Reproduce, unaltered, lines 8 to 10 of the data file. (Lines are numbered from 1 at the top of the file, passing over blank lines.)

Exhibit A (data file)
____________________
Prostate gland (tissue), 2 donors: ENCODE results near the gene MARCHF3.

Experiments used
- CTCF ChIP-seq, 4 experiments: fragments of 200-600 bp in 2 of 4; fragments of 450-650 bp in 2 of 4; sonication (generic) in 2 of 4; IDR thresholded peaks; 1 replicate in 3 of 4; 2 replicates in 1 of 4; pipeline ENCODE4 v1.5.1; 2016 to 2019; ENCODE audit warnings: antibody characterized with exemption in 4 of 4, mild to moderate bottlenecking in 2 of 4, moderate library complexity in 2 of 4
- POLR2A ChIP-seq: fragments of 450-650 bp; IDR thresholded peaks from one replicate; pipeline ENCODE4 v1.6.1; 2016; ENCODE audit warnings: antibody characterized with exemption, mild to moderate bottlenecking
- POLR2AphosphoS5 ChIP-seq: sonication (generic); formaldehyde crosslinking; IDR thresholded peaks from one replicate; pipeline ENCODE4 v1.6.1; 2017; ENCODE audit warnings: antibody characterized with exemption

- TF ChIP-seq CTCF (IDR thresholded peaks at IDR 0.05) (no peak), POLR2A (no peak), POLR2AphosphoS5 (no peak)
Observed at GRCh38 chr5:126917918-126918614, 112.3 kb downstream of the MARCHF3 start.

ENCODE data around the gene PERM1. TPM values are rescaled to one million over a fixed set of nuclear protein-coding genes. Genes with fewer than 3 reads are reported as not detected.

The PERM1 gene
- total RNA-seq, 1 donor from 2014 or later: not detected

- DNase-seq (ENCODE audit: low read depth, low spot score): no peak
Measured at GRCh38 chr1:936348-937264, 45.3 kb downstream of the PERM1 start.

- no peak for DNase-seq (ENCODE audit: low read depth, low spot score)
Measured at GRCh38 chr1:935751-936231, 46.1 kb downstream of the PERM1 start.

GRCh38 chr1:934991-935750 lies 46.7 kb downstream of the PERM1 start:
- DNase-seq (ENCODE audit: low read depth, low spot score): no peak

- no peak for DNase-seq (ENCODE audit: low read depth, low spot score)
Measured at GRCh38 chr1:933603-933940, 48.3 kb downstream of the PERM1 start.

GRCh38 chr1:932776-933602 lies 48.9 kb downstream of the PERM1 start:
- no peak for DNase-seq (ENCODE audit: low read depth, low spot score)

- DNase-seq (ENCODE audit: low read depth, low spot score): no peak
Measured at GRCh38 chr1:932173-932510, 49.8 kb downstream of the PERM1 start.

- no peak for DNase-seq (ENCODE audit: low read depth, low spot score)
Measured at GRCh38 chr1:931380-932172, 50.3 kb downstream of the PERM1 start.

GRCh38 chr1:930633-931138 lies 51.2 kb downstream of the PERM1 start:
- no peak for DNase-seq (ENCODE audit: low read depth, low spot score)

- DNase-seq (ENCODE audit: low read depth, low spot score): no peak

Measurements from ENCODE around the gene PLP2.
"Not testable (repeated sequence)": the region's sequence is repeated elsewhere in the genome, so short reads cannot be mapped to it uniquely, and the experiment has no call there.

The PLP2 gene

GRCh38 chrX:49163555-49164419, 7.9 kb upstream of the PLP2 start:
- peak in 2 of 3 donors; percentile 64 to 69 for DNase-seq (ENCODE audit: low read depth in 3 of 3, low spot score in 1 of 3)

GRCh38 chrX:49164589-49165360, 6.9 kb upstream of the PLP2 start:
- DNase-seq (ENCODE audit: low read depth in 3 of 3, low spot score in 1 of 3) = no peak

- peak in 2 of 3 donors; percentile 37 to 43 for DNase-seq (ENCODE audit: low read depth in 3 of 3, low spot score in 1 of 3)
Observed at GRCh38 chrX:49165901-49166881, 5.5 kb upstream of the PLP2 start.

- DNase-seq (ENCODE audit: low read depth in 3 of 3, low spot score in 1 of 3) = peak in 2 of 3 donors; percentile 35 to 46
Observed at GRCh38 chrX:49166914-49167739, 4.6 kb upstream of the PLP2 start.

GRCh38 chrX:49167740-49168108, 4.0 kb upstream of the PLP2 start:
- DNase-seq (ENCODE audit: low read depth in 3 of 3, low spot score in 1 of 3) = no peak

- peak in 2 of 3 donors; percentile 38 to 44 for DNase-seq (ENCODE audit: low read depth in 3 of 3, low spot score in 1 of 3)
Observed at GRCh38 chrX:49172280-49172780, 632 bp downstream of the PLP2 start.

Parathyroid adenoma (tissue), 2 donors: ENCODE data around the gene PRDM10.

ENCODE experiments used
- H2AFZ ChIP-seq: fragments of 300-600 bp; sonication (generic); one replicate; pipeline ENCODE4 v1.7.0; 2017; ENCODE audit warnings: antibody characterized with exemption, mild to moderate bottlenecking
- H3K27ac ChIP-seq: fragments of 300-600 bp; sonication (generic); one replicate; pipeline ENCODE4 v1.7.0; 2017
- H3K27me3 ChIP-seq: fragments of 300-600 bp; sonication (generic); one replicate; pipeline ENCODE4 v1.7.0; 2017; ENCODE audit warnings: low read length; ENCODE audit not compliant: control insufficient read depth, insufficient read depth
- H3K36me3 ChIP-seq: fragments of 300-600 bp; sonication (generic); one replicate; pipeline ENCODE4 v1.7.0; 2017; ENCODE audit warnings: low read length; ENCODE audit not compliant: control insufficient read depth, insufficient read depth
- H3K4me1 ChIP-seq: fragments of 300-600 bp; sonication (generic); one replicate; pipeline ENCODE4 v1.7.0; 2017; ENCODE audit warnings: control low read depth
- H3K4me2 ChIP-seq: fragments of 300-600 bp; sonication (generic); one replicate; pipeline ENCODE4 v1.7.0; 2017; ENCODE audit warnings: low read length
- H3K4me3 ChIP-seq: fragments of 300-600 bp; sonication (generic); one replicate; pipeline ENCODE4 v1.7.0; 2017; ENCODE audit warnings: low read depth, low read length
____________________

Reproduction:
ENCODE data around the gene PERM1. TPM values are rescaled to one million over a fixed set of nuclear protein-coding genes. Genes with fewer than 3 reads are reported as not detected.

The PERM1 gene
- total RNA-seq, 1 donor from 2014 or later: not detected